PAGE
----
How serotonin balances communication within the brain
The brain is steadily engaged in thought. These internal communications are also usually bombarded with external sensory events. Hence, the impact of the two neuronal processes need to be permanently fine-tuned to avoid their imbalance. A team of scientists at the Ruhr-Universität Bochum (RUB) has now revealed the role of the neurotransmitter serotonin in this mechanism. They discovered that distinct serotonergic receptor types control the gain of both streams of information in a separable manner. Their findings may facilitate new concepts of diagnosis and therapies for neuronal disorders related to malfunction of the serotonin system. The study is published online in the open access journal eLife on 7 April 2020.
Impacting on different streams of information in the brain
Dr. Dirk Jancke, head of the Optical Imaging Group at the Institute of Neural Computation, says, "Imagine sitting with your family at dinner, and a heated debate is going on about how to properly organize some internal affairs. Suddenly, the phone starts ringing; you are picking up while family discussion goes on. In order to understand the calling party correctly, the crowd in the back must speak lower or the caller needs to speak up. Thus, the loudness of each internal background conversation and external call need to be properly adjusted to ensure non-interfered, separable information transfer." As in this anecdote, comparable brain processes involve serotonin.
Serotonin is a neurotransmitter of the central nervous system, commonly called the "happy hormone" because it contributes to changes in brain state and is often associated with effects on mood. The study of the RUB team now demonstrates that serotonin participates also in the scaling of current sensory input and ongoing brain signals.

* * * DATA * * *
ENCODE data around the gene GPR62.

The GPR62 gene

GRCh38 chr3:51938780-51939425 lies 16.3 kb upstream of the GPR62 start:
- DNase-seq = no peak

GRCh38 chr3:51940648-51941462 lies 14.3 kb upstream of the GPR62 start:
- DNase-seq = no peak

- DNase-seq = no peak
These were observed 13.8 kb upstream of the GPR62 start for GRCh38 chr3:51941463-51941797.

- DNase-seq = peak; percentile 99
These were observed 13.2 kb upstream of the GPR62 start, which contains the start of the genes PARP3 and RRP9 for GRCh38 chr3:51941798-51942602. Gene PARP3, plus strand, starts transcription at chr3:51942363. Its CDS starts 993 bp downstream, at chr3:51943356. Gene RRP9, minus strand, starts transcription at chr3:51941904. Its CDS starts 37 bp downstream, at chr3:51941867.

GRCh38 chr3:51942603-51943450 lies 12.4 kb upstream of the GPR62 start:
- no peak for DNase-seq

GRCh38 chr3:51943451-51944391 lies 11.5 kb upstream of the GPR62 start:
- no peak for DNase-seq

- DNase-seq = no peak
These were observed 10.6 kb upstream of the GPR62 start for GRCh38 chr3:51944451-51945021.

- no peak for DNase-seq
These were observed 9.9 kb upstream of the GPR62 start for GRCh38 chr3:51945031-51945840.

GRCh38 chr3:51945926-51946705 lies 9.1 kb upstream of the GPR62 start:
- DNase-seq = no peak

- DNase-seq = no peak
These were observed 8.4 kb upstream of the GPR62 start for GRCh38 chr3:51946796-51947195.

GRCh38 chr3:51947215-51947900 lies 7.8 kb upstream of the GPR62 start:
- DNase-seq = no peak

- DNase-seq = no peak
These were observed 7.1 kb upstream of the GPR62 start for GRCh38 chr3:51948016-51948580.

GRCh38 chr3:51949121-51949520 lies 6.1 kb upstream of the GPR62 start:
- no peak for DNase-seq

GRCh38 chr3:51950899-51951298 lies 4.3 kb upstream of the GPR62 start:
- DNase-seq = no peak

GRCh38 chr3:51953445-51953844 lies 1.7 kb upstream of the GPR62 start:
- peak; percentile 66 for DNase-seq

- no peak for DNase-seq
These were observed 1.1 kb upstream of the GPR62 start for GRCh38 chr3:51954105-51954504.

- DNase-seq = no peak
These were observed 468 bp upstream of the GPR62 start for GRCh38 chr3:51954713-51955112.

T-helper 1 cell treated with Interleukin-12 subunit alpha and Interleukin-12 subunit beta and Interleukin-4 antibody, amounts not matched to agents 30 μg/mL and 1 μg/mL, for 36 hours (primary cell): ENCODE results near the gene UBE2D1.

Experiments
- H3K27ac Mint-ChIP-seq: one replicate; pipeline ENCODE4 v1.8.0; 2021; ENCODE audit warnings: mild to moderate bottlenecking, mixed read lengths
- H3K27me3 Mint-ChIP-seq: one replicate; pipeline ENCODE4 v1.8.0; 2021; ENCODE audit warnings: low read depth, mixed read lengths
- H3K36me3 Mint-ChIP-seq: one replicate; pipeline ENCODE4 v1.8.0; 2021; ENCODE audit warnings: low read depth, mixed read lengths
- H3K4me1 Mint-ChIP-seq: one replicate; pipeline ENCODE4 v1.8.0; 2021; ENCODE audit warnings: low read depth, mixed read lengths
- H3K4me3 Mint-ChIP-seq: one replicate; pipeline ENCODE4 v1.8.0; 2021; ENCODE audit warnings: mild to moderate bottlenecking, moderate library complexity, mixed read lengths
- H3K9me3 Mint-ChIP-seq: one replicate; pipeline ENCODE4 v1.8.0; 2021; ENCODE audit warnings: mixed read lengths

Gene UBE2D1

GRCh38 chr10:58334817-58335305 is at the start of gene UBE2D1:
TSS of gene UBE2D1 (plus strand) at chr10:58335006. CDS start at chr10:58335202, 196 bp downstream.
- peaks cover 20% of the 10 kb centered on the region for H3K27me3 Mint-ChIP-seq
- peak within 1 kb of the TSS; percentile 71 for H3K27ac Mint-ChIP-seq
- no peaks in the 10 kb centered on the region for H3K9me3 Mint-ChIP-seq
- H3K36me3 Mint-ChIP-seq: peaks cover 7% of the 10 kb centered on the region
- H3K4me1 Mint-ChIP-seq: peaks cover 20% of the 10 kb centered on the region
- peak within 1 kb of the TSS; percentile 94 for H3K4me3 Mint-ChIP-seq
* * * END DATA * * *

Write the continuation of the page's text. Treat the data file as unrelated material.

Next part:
Controlling neuronal release of serotonin with light
The RUB neuroscientists discovered the underlying mechanisms in experiments that investigated cortical processing of visual information. For their study, they used genetically modified mice in which the release of serotonin could be controlled by light. This mouse line was developed by the group of Professor Stefan Herlitze, Department of General Zoology and Neurobiology, to enable specific activation of serotonergic neurons by an implanted light fiber.
Combining this technique with optical imaging, the RUB team found that increasing levels of serotonin in the visual brain leads to concurrent suppression of ongoing activity and activity evoked by visual stimuli. Two types of receptors played a distinct major role here. "This was surprising to us, because both receptors are not only co-expressed in specific neurons, but also widely distributed across different cell types in the brain," says Zohre Azimi, first author of the study.
Separable action of these receptors allows distinct modulations of information carrying internal brain communication and evoked sensory signals. Low serotonin levels, as they typically occur during sleep at night, favor internal brain communication, and thus, may promote important functions of dreaming. "Dysfunction in the interplay of these receptors, on the other hand, harbors the risk of an overemphasis of either internally or externally driven information channels," says Jancke. For example, irregular 5-HT receptor distributions caused by genetic predisposition may become manifest in an imbalanced perception of inner and outside world, similar as seen in clinical pictures of depression and autism.
The scientists hope that their findings contribute to a better understanding of how serotonin affects fundamental brain processes. In turn, their study may trigger future research in developing receptor-specific drugs that benefit patients with serotonin-related psychiatric diseases.